The challenges are many and mounting. They include: rising commodity prices; growing complexity; increased compliance and legislation; and growth of generic products and greater competition from traditional retail. The challenges go on and on … It is time for food and beverage companies to rethink their supply chains and drive differentiation. Based on our research, we find that there are five steps to take now:
• Disintermediate and Maximize the Use of E-commerce. Today, 2 to 5 percent of food manufacturers’ products are moving through e-commerce directly to consumers. This will grow. Use this new channel to build consumer loyalty and test and learn. With demand latency less than one day, use the e-commerce signal as an early indicator of demand to reduce slow-moving inventory and maximize new product launch.
• Use Corporate Sustainability as a Corporate Differentiator. There is a natural synergy between food manufacturing and agriculture and the redefinition of the supply network to both win in the market and improve the planet. It worked for Wells Dairy and Starbucks. As a result, more and more companies are learning that they need to own the entire supply chain and help growers be both more productive and profitable while being more sustainable. They can no longer outsource the supply side of the supply chain. As a result, the supply chains are becoming more integral to the success of the food manufacturer’s supply chain success.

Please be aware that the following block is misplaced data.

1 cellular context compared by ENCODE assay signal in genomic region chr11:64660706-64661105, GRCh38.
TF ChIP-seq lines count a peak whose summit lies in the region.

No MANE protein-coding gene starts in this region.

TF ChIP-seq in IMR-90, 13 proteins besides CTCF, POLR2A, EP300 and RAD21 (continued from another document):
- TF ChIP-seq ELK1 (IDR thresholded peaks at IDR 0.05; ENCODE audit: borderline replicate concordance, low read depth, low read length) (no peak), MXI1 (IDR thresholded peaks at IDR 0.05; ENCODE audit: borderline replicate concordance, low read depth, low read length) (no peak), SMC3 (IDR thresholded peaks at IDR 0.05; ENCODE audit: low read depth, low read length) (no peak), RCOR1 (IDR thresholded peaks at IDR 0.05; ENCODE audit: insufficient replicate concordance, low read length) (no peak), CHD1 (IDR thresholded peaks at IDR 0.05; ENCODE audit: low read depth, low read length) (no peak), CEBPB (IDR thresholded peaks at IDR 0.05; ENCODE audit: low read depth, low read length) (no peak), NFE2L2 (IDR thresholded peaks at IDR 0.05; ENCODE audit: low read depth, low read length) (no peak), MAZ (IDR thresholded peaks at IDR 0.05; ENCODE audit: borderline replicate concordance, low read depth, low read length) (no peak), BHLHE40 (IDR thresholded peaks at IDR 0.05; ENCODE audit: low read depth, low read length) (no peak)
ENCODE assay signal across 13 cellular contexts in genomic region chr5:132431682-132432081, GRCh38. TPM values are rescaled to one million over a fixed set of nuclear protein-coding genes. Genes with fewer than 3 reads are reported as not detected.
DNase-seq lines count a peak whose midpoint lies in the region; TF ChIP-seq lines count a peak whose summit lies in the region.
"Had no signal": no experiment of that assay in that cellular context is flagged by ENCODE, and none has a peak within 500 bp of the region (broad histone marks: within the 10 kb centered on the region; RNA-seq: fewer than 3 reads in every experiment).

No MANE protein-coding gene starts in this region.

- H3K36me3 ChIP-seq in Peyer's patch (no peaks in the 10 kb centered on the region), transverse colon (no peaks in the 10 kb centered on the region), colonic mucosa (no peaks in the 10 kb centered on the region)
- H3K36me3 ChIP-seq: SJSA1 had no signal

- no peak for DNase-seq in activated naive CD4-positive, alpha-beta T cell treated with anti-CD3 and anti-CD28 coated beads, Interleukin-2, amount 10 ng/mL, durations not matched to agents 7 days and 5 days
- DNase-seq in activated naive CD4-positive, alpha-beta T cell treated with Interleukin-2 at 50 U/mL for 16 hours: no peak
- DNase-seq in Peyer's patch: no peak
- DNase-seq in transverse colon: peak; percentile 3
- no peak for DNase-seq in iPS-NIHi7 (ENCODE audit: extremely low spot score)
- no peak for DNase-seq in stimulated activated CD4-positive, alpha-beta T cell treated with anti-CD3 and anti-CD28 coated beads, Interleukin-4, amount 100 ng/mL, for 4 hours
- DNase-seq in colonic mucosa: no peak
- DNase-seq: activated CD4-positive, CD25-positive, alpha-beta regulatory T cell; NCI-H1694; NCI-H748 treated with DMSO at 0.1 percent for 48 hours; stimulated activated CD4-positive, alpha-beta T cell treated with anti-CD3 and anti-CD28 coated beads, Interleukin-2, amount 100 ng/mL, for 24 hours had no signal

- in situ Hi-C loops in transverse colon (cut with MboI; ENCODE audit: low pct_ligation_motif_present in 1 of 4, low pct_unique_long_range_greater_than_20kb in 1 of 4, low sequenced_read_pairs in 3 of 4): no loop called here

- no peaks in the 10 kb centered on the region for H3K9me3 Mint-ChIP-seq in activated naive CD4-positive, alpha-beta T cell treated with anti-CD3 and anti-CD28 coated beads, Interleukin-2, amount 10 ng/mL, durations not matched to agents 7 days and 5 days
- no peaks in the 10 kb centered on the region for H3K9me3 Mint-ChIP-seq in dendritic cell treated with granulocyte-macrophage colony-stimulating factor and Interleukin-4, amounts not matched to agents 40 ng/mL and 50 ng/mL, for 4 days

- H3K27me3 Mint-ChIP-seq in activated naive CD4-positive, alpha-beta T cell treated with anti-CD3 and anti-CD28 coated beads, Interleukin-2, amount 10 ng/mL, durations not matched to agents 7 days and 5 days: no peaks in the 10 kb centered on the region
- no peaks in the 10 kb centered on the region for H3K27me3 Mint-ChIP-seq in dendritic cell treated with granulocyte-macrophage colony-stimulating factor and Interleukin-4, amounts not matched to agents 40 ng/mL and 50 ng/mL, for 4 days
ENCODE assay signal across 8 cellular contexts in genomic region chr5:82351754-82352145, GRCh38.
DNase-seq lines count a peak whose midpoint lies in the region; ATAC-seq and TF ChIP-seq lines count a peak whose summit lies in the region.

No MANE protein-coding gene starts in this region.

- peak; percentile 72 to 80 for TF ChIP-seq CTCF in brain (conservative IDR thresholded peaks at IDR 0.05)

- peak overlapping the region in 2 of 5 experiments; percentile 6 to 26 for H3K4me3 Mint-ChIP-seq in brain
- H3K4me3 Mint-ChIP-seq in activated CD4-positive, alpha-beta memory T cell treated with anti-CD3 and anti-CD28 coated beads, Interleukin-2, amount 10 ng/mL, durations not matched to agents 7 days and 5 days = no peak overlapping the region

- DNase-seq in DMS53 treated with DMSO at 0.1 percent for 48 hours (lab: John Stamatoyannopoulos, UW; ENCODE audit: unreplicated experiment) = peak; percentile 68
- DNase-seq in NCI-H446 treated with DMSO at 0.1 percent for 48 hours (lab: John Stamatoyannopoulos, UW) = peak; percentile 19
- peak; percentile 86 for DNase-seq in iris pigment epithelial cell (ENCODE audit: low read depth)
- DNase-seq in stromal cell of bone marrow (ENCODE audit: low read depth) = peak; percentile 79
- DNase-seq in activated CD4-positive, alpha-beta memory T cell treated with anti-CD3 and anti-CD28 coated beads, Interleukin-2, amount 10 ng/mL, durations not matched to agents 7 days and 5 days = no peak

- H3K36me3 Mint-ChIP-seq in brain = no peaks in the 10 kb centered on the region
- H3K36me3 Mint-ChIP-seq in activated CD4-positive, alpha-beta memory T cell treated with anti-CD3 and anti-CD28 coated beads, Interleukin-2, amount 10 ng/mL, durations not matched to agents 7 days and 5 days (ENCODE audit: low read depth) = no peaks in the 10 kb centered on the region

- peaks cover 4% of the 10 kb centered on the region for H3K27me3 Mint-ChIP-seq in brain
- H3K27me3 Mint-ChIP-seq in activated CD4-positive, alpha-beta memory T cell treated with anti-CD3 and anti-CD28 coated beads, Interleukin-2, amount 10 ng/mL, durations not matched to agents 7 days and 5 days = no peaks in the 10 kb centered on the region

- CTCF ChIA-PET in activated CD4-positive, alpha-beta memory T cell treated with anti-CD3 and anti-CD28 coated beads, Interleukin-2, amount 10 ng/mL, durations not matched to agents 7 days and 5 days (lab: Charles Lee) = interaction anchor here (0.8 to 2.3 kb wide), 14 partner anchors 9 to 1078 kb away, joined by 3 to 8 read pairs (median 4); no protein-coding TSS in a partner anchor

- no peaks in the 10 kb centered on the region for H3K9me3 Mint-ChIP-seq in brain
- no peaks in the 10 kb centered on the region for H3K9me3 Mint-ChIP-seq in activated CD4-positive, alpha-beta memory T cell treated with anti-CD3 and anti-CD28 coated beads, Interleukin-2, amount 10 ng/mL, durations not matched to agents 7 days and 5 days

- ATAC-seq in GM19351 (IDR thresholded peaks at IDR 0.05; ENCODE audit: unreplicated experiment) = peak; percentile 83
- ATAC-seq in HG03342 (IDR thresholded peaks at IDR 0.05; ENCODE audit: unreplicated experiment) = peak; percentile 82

• Orchestrate Demand and Supply. Over 50 percent of trade promotions are based on history with no recognition of commodity prices. This is too big of a risk to the food manufacturing company. As a result, more and more companies are starting to orchestrate demand and supply decisions synchronizing demand shaping actions with commodity strategies and mitigating risks while maximizing opportunities. This is the most successful when the processes of revenue management, sales and operations planning and supplier development are orchestrated end to end by a center of excellence.
• Automate Digital Path to Purchase and Digital Manufacturing. New technologies are enabling the rethinking of manufacturing and the path to purchase. Both shifts in technology enable the use of the Internet of Things, new forms of analytics and sensing technologies. The goals are to better sense demand and translate the demand signal into a manufacturing output to minimize waste. New technologies offer great opportunity.
• Food Compliance. Food safety and the ownership of the entire supply chain will soon be legislated. Companies that design end to end will have an advantage.
In 2014, the requirements for food and beverage companies will grow with supply chain excellence being a requirement for success. The differences between food and beverage and consumer packaged goods companies will grow.
The shifts and drivers in the food and beverage supply chain are not trivial. They are here to stay. It requires a redesign of conventional supply chain practices. For a few, it will drive differentiation and growth, but for some, the inability to change will define a market failure. Supply chain excellence matters more and more. In 2014, we expect to see these stories on the front page of the Wall Street Journal.